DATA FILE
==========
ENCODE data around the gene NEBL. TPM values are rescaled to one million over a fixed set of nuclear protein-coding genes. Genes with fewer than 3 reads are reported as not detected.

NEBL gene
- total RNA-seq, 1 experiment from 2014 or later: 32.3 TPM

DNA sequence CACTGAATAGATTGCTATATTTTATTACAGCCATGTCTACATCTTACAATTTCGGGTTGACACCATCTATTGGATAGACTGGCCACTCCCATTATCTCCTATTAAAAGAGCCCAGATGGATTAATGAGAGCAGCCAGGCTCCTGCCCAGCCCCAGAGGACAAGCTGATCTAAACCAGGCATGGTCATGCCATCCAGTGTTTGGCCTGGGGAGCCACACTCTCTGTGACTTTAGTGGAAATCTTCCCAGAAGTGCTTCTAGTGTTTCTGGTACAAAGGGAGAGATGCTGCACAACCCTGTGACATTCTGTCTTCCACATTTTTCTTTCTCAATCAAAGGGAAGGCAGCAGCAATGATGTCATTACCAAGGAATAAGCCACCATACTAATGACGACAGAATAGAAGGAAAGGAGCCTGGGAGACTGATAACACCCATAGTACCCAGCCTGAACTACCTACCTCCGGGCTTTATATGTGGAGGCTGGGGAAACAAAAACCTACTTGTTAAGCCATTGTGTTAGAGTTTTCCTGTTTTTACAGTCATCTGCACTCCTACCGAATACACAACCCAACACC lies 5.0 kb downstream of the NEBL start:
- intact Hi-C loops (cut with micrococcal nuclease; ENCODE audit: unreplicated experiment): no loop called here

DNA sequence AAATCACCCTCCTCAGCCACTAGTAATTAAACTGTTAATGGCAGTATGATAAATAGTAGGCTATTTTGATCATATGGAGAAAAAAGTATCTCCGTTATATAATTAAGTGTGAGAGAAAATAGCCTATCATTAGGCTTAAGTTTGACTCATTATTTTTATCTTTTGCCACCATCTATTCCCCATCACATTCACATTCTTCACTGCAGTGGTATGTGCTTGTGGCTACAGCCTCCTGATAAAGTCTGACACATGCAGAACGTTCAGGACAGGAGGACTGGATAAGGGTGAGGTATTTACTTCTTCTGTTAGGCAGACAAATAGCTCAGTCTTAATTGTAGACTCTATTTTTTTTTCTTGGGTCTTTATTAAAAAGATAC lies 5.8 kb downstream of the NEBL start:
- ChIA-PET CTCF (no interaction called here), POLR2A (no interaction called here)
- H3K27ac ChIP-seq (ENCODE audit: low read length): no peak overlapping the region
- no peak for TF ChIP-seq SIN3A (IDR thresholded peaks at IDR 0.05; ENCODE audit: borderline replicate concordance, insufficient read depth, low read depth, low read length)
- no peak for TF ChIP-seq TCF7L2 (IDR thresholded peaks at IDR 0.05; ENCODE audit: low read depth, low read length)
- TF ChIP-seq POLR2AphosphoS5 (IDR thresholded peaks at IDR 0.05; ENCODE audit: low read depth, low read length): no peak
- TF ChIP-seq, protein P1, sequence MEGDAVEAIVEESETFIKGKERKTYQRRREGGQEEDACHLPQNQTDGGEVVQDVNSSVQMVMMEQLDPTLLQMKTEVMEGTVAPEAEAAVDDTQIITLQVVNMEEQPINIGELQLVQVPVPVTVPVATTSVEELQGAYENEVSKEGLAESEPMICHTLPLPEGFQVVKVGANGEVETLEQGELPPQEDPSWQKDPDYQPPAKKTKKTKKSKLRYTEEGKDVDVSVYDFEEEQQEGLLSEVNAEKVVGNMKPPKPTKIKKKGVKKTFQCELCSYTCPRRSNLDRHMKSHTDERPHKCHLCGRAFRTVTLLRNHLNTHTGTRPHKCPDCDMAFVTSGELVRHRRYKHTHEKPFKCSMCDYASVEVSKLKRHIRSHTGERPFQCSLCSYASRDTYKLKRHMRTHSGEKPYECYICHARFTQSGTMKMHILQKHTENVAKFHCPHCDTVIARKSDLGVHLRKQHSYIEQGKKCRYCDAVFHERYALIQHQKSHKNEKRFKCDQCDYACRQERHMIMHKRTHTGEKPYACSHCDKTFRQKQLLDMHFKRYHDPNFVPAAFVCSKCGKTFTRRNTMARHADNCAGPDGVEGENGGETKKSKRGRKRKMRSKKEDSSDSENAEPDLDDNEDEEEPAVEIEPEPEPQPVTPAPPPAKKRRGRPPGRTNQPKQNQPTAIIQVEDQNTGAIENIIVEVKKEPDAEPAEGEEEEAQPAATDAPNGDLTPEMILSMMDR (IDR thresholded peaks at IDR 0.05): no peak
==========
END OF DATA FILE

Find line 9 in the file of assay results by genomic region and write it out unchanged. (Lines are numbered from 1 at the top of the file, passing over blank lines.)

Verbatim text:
- no peak for TF ChIP-seq SIN3A (IDR thresholded peaks at IDR 0.05; ENCODE audit: borderline replicate concordance, insufficient read depth, low read depth, low read length)